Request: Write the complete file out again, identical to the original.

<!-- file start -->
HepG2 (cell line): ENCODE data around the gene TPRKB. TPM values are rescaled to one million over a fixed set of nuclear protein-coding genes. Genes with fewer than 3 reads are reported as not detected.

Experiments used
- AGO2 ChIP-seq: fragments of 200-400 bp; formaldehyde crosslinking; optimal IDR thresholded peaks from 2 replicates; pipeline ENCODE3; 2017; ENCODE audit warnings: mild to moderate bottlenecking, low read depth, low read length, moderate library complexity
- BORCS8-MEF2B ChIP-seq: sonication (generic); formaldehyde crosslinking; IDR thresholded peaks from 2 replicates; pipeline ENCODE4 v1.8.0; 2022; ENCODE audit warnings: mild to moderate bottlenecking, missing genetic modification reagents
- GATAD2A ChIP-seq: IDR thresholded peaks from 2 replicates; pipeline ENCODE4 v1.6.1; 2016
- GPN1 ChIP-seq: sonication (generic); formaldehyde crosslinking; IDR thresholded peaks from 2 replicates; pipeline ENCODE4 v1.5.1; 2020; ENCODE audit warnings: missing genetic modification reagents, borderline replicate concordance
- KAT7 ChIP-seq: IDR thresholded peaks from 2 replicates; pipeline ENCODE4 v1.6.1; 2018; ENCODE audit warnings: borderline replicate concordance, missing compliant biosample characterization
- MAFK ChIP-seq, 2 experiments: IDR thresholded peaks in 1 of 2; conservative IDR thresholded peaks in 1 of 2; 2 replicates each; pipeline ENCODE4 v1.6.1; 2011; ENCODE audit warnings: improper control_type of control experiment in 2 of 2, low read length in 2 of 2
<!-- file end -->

HepG2 (cell line): ENCODE data around the gene TPRKB. TPM values are rescaled to one million over a fixed set of nuclear protein-coding genes. Genes with fewer than 3 reads are reported as not detected.

Experiments used
- AGO2 ChIP-seq: fragments of 200-400 bp; formaldehyde crosslinking; optimal IDR thresholded peaks from 2 replicates; pipeline ENCODE3; 2017; ENCODE audit warnings: mild to moderate bottlenecking, low read depth, low read length, moderate library complexity
- BORCS8-MEF2B ChIP-seq: sonication (generic); formaldehyde crosslinking; IDR thresholded peaks from 2 replicates; pipeline ENCODE4 v1.8.0; 2022; ENCODE audit warnings: mild to moderate bottlenecking, missing genetic modification reagents
- GATAD2A ChIP-seq: IDR thresholded peaks from 2 replicates; pipeline ENCODE4 v1.6.1; 2016
- GPN1 ChIP-seq: sonication (generic); formaldehyde crosslinking; IDR thresholded peaks from 2 replicates; pipeline ENCODE4 v1.5.1; 2020; ENCODE audit warnings: missing genetic modification reagents, borderline replicate concordance
- KAT7 ChIP-seq: IDR thresholded peaks from 2 replicates; pipeline ENCODE4 v1.6.1; 2018; ENCODE audit warnings: borderline replicate concordance, missing compliant biosample characterization
- MAFK ChIP-seq, 2 experiments: IDR thresholded peaks in 1 of 2; conservative IDR thresholded peaks in 1 of 2; 2 replicates each; pipeline ENCODE4 v1.6.1; 2011; ENCODE audit warnings: improper control_type of control experiment in 2 of 2, low read length in 2 of 2